What is Cash Refinance? The ins and outs of how it works

If you’re a homeowner in need of cash, a cash-out refinance is one option worth exploring.

These mortgages turn the equity in your home – or the part of the house you actually own – into cash. You can then use these funds to cover home repairs, pay off debt, or meet any expenses you may deem necessary.

Cash refinances tend to be more popular when the housing market is hot and home values ​​are rising. This allows owners to access more equity and, therefore, more cash.

What is a cash refinance?

A cash refinance replaces your existing mortgage with a new one, but with a larger balance. You then get the difference between two balances in the form of cash.

This type of loan allows you to take advantage of the equity in your home without selling it. Like a traditional refinance, you may be able to get a lower interest rate, but the funds from a cash refinance can be used for any purpose. It’s an attractive option for homeowners who need cash and want to take advantage of the equity they’ve built up in their property.

Some homeowners use them to improve or renovate their home. Others use them to pay off their debts.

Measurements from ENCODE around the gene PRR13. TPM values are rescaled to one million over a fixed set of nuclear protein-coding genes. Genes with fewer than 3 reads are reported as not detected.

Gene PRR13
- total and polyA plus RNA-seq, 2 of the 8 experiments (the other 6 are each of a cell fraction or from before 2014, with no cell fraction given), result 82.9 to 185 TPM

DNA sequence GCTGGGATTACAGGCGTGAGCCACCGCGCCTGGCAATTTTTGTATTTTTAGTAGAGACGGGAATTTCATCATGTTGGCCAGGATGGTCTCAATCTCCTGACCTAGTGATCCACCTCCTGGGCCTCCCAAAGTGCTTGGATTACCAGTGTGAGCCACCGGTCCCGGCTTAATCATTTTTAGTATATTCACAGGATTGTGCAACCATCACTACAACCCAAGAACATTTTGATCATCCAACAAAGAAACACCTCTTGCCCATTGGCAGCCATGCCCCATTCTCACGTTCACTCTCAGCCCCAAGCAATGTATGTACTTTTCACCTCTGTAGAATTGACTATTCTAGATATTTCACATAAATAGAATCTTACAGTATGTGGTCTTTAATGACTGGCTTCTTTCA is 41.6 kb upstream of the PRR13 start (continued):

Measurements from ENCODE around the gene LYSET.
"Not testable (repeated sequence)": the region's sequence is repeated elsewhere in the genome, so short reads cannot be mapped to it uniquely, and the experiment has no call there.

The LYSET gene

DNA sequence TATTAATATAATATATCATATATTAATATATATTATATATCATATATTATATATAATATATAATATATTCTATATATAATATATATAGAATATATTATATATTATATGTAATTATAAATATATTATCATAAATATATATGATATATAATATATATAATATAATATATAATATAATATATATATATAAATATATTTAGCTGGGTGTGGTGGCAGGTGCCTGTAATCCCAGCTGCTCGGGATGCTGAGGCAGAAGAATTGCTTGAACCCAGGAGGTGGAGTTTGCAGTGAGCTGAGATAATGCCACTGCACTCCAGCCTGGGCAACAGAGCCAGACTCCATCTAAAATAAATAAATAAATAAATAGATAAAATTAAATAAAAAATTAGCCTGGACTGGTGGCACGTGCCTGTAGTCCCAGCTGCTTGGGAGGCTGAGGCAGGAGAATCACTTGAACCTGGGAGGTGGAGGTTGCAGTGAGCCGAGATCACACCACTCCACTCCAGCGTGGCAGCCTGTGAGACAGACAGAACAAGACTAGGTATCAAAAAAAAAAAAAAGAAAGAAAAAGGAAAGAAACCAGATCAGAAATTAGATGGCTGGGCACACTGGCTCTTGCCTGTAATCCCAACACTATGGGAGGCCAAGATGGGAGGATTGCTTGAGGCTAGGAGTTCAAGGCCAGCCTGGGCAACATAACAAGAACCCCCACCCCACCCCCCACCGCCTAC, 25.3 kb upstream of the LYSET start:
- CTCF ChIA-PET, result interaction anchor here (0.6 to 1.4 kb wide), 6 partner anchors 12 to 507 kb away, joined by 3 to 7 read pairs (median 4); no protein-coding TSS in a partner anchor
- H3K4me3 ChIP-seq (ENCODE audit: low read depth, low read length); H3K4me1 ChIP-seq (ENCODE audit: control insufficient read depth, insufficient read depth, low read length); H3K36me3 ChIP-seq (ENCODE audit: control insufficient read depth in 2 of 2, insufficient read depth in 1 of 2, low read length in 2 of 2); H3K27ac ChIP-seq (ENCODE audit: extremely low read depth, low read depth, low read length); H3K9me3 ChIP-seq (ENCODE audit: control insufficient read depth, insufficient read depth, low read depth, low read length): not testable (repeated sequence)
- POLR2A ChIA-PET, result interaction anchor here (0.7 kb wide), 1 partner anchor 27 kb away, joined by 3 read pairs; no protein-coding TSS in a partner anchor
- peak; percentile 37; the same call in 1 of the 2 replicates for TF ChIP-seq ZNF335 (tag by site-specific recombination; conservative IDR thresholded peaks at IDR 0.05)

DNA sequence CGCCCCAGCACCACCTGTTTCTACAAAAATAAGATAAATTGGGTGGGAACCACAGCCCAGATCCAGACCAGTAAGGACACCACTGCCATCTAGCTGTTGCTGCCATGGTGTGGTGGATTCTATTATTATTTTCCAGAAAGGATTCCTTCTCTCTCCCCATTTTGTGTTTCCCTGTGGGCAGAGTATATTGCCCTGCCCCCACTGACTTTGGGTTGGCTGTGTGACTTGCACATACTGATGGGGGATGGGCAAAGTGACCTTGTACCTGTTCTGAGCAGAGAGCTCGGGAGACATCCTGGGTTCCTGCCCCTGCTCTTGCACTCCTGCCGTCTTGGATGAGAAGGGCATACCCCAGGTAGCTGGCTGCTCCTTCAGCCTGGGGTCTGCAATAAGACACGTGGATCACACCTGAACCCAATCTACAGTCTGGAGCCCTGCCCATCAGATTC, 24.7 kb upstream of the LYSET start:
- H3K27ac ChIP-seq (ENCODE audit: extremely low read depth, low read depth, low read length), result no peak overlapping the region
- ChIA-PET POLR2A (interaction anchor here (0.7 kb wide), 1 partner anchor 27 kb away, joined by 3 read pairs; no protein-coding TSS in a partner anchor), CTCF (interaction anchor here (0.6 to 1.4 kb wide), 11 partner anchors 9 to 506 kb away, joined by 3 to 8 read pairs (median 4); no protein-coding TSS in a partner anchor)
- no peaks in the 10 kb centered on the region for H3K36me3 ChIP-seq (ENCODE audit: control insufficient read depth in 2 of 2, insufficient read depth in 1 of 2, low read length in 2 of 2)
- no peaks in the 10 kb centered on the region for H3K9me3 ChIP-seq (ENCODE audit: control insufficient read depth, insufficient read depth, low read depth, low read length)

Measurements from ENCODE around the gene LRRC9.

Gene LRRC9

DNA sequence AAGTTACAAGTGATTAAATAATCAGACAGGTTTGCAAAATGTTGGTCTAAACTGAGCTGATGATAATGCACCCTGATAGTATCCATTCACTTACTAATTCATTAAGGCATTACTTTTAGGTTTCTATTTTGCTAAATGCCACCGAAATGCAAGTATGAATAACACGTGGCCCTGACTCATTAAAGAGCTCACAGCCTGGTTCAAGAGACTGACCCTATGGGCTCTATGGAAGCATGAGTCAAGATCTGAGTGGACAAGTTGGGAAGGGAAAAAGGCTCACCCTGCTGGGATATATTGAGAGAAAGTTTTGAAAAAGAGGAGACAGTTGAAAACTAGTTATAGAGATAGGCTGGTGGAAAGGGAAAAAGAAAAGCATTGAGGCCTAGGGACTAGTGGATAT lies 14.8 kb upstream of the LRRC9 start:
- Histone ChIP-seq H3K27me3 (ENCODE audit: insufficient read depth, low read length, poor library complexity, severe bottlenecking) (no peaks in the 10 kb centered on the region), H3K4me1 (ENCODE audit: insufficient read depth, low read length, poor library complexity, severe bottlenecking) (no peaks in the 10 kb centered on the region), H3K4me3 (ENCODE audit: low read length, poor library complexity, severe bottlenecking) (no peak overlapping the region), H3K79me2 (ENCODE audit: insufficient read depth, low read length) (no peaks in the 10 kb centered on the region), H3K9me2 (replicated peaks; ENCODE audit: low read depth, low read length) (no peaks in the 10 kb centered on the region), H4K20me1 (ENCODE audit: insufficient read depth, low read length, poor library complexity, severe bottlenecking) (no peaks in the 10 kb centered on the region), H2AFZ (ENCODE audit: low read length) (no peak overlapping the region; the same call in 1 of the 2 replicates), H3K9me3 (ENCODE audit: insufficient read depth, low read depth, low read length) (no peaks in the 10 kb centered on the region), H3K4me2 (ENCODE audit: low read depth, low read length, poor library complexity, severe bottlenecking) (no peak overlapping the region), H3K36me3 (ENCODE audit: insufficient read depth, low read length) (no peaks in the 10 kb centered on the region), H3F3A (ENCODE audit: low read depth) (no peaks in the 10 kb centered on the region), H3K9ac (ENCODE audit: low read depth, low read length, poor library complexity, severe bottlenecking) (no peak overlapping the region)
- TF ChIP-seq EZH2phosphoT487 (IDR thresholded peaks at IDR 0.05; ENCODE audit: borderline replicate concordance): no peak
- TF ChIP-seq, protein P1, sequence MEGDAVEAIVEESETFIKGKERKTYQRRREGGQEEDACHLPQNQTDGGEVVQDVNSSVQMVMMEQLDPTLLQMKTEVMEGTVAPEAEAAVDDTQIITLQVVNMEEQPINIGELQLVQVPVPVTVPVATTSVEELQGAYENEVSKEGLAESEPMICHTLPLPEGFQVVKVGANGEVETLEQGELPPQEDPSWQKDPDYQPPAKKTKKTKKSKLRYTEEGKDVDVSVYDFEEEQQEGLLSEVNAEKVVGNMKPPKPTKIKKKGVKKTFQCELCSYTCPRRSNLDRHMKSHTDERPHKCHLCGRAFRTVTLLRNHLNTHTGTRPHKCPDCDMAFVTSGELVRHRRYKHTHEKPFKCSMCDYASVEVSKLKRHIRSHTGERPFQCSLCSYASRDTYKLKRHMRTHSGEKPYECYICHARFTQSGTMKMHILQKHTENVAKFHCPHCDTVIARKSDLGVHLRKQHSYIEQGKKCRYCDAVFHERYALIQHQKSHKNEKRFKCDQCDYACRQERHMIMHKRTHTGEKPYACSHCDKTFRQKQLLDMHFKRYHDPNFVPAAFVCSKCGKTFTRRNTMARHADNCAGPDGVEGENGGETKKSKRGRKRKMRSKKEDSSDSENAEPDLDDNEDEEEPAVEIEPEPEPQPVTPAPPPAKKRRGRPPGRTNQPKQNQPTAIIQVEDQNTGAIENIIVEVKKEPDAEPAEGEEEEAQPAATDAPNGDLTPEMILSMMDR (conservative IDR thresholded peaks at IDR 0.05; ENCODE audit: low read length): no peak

“With the average mortgage refinance rate only a fraction of the average credit card interest rate, cashing in to pay off credit card or other higher interest debt can be a financial decision. intelligent,” said Al Murad, executive vice president of AmeriSave Mortgage Corp.

Since a cash refinance replaces your existing mortgage, the repayment works the same way. You will make monthly payments to your lender, usually for 15, 20 or 30 years, depending on your term, until the balance is paid off.

It is important to note that cash refinances are not the same as home equity loans. While both allow you to turn your equity into cash, a home equity loan is a second mortgage, meaning a loan in addition to your main mortgage. This means that you will have two monthly payments in the future.

How does cash-out refinancing work?

The cash refinance application process is very similar to getting a traditional mortgage. You complete an application (it doesn’t have to be with your current lender), submit the required financial documents, have your home appraised, pay closing costs, and then close your new loan.

The new loan is used to pay off the old one and you receive payment for the remaining amount.

Here’s an example: Let’s say your home is worth $500,000 and you have a current mortgage balance of $250,000. In this scenario, you could request a refinance of $325,000. After closing, the new loan will pay off the old one ($250,000) and you will receive $75,000 to use as you wish.

What do you need for a cash refinance?

Cash-in refinances often come with stricter requirements than traditional mortgages.